Cardboard shortage causes shift to plastic packaging

A shortage of cardboard packaging has caused some retailers to move to plastic solutions, according to industry experts.  

An influx of home deliveries during lockdown and high demand in the Christmas period led to scarce supplies and rising prices for cardboard

Daniel Nordigarden, partner at McKinsey & Company’s packaging service line, told SM: “Due to the scarce situation, there's been examples where retailers have shifted some of the packaging to a plastic solution, but they're moving to fully 100% recyclable, with the aim to switch back when the market balances.

“Generally, in light of Covid, we've seen sustainability accelerating, brand owners and retailers have been committed to sustainability goals, and this shift is a minor disruption.”

Nordigarden said the shortage meant retailers and brand owners have been experimenting with packaging redesign – for example, products being shipped in their own packaging, with limited protective packaging – to offset plastic use.

Nadiya Catel-Arutyunova, sustainability policy adviser at the British Retail Consortium, said: “Retailers are working closely with their packaging suppliers to find solutions that would ensure that their customers’ in-store or online demands are met whilst helping to ease the backlog that has clogged up the cardboard supply chain.

“Whilst alternative materials may have to be used temporarily, our members remain committed to sustainable and fully recyclable packaging.”

Packaging firms have reported supplier lead times of three months for cardboard, leading to it being dubbed "beige gold".

David Mason, sales director for the corrugated division at packaging firm GWP, told SM the packaging shortage will likely continue, as there is still a lack of paper materials to make cardboard, and the situation has been exacerbated by businesses panic-buying cardboard supplies.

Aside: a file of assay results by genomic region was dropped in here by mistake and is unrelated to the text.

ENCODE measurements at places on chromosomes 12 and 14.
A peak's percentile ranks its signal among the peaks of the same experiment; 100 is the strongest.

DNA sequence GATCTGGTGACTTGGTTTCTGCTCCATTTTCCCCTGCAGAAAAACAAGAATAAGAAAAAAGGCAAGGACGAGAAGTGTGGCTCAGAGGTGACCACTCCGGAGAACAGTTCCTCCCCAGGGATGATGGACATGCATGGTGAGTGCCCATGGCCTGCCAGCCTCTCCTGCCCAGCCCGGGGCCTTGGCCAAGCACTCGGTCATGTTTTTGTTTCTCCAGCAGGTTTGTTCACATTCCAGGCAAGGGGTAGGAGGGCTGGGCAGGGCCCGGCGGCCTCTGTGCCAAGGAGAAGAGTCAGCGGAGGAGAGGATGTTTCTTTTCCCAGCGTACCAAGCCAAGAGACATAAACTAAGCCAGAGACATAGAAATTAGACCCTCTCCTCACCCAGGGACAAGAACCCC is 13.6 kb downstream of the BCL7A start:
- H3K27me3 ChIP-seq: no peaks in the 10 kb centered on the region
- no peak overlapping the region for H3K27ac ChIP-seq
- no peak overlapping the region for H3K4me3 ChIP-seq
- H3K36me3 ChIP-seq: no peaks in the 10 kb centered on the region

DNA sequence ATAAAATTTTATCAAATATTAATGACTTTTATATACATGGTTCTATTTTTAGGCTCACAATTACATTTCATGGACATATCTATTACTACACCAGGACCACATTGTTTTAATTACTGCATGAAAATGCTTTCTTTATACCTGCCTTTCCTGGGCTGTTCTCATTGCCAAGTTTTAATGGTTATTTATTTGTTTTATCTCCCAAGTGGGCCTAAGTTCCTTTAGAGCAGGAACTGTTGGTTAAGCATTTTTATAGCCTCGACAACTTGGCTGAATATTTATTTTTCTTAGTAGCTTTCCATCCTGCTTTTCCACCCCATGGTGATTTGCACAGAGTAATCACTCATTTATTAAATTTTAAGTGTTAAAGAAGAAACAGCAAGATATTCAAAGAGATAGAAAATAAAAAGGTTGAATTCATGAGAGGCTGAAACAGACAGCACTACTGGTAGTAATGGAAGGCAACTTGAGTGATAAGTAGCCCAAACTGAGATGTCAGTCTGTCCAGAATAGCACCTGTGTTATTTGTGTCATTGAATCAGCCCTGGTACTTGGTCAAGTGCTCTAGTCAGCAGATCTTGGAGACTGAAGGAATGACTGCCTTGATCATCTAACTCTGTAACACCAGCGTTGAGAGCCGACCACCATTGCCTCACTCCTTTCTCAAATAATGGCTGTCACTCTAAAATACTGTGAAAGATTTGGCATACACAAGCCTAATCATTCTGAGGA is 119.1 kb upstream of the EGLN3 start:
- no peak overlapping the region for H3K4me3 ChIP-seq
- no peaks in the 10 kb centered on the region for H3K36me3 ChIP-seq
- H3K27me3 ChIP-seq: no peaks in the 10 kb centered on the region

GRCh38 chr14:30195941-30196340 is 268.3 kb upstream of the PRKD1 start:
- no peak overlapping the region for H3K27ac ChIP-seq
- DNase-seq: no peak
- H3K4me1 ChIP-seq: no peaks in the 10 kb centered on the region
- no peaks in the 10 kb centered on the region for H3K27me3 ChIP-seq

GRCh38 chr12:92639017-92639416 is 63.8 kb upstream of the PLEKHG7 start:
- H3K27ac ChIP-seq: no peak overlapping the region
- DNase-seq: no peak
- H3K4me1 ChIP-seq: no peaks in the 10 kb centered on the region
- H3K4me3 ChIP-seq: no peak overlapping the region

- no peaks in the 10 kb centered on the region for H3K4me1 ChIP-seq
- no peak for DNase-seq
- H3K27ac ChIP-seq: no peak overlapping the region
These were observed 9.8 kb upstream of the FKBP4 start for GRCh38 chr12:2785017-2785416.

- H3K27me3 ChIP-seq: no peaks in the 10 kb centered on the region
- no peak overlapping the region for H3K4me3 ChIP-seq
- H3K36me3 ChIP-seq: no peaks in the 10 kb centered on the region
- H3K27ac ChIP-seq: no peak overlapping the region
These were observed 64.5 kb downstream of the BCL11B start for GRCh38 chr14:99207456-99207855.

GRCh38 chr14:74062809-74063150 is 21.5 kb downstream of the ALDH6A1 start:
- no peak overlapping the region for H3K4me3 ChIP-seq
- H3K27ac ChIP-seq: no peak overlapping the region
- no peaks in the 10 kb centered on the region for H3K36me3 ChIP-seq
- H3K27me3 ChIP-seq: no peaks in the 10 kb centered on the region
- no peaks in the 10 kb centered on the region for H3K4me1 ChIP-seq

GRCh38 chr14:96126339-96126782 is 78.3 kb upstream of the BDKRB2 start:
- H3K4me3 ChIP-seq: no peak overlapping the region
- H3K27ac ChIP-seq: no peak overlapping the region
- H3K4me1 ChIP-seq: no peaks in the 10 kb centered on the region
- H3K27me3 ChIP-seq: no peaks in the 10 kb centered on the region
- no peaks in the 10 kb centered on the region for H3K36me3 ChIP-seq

He said: “For the majority of packaging suppliers, lead times on corrugated board have been anywhere up to two months since mid November. Whilst this began to improve through January, the opposite is now happening. Lead times can now be as much as three months on some grades and materials.

“Many companies are now placing forward orders with multiple suppliers just to ensure they have an ongoing supply.”

This has resulted in significant price increases in raw materials, such as recycled paper, and fluctuating prices for finished packaging.

GWP said they were mitigating ongoing impacts by working closely with UK supplier Corrboard to "maintain consistent lead times, quality and supply".

Mason said they were also keeping a buffer level of stock for customers, and working with their packaging design team to reduce materials and rationalise inventory.

Simon Ellis, CEO at The Recycling Association, said the packaging supply chain needed to be protected to ensure “smooth running”, especially recycled paper.

“Going forward, I can see the demand and procurement of the recycled fibre with which to make the cardboard boxes as more of a critical link in the supply chain, with 84% of Europe’s cardboard made from recycled fibre,” he added.

Ellis said it would be a “challenge for processors in the UK to secure all the fibre they need” because there is huge global demand for paper for producing packaging.

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